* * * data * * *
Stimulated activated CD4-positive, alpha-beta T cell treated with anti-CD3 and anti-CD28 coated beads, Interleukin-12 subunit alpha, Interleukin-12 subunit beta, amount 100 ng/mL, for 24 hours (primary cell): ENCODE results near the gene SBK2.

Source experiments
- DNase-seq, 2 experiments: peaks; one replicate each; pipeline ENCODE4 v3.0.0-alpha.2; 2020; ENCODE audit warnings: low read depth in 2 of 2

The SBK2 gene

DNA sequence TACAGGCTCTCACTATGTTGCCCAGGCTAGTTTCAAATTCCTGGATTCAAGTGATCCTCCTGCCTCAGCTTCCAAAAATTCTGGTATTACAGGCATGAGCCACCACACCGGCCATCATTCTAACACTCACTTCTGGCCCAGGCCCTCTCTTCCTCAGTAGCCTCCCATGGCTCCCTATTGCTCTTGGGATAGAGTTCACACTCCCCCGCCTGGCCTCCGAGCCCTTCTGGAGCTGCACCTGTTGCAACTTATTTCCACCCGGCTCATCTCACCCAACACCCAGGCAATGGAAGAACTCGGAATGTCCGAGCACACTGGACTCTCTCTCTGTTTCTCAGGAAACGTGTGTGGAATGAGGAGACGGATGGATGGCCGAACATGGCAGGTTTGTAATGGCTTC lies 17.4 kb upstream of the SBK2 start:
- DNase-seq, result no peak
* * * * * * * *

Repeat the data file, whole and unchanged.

Stimulated activated CD4-positive, alpha-beta T cell treated with anti-CD3 and anti-CD28 coated beads, Interleukin-12 subunit alpha, Interleukin-12 subunit beta, amount 100 ng/mL, for 24 hours (primary cell): ENCODE results near the gene SBK2.

Source experiments
- DNase-seq, 2 experiments: peaks; one replicate each; pipeline ENCODE4 v3.0.0-alpha.2; 2020; ENCODE audit warnings: low read depth in 2 of 2

The SBK2 gene

DNA sequence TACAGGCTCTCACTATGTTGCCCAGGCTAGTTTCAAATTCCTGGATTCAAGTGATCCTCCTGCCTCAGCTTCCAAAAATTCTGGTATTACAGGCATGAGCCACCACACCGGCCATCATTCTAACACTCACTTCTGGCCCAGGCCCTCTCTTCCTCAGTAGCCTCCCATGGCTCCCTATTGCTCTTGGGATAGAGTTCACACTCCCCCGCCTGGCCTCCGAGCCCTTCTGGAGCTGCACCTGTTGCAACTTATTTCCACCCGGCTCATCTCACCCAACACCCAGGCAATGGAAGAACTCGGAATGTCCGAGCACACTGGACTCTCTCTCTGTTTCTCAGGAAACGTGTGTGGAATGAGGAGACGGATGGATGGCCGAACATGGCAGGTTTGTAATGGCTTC lies 17.4 kb upstream of the SBK2 start:
- DNase-seq, result no peak